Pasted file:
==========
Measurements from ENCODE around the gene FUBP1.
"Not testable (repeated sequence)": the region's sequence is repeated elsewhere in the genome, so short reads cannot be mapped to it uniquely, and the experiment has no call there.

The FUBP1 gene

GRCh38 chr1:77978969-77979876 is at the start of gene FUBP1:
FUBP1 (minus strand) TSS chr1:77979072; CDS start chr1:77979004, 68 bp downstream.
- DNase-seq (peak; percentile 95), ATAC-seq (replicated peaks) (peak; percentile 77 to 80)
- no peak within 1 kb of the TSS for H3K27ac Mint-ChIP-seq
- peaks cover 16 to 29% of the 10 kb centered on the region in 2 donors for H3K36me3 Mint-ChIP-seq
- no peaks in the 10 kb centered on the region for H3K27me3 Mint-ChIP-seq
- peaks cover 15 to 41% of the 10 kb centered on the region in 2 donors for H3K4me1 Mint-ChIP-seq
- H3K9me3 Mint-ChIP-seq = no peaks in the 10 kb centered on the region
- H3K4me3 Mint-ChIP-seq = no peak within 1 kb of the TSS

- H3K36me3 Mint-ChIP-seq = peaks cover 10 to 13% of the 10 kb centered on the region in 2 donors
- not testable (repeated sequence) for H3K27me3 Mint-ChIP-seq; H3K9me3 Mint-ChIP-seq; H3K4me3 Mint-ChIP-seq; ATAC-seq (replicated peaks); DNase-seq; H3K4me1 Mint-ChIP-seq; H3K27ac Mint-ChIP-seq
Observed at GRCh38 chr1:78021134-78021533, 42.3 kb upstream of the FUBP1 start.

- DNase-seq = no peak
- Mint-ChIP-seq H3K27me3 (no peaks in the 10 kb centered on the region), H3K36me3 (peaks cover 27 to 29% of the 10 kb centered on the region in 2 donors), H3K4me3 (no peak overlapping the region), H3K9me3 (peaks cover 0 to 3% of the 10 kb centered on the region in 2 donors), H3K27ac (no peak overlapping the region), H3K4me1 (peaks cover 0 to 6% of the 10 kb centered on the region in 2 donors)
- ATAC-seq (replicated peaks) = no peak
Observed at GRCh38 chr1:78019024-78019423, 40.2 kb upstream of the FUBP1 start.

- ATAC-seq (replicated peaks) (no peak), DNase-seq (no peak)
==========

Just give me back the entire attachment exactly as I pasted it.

Measurements from ENCODE around the gene FUBP1.
"Not testable (repeated sequence)": the region's sequence is repeated elsewhere in the genome, so short reads cannot be mapped to it uniquely, and the experiment has no call there.

The FUBP1 gene

GRCh38 chr1:77978969-77979876 is at the start of gene FUBP1:
FUBP1 (minus strand) TSS chr1:77979072; CDS start chr1:77979004, 68 bp downstream.
- DNase-seq (peak; percentile 95), ATAC-seq (replicated peaks) (peak; percentile 77 to 80)
- no peak within 1 kb of the TSS for H3K27ac Mint-ChIP-seq
- peaks cover 16 to 29% of the 10 kb centered on the region in 2 donors for H3K36me3 Mint-ChIP-seq
- no peaks in the 10 kb centered on the region for H3K27me3 Mint-ChIP-seq
- peaks cover 15 to 41% of the 10 kb centered on the region in 2 donors for H3K4me1 Mint-ChIP-seq
- H3K9me3 Mint-ChIP-seq = no peaks in the 10 kb centered on the region
- H3K4me3 Mint-ChIP-seq = no peak within 1 kb of the TSS

- H3K36me3 Mint-ChIP-seq = peaks cover 10 to 13% of the 10 kb centered on the region in 2 donors
- not testable (repeated sequence) for H3K27me3 Mint-ChIP-seq; H3K9me3 Mint-ChIP-seq; H3K4me3 Mint-ChIP-seq; ATAC-seq (replicated peaks); DNase-seq; H3K4me1 Mint-ChIP-seq; H3K27ac Mint-ChIP-seq
Observed at GRCh38 chr1:78021134-78021533, 42.3 kb upstream of the FUBP1 start.

- DNase-seq = no peak
- Mint-ChIP-seq H3K27me3 (no peaks in the 10 kb centered on the region), H3K36me3 (peaks cover 27 to 29% of the 10 kb centered on the region in 2 donors), H3K4me3 (no peak overlapping the region), H3K9me3 (peaks cover 0 to 3% of the 10 kb centered on the region in 2 donors), H3K27ac (no peak overlapping the region), H3K4me1 (peaks cover 0 to 6% of the 10 kb centered on the region in 2 donors)
- ATAC-seq (replicated peaks) = no peak
Observed at GRCh38 chr1:78019024-78019423, 40.2 kb upstream of the FUBP1 start.

- ATAC-seq (replicated peaks) (no peak), DNase-seq (no peak)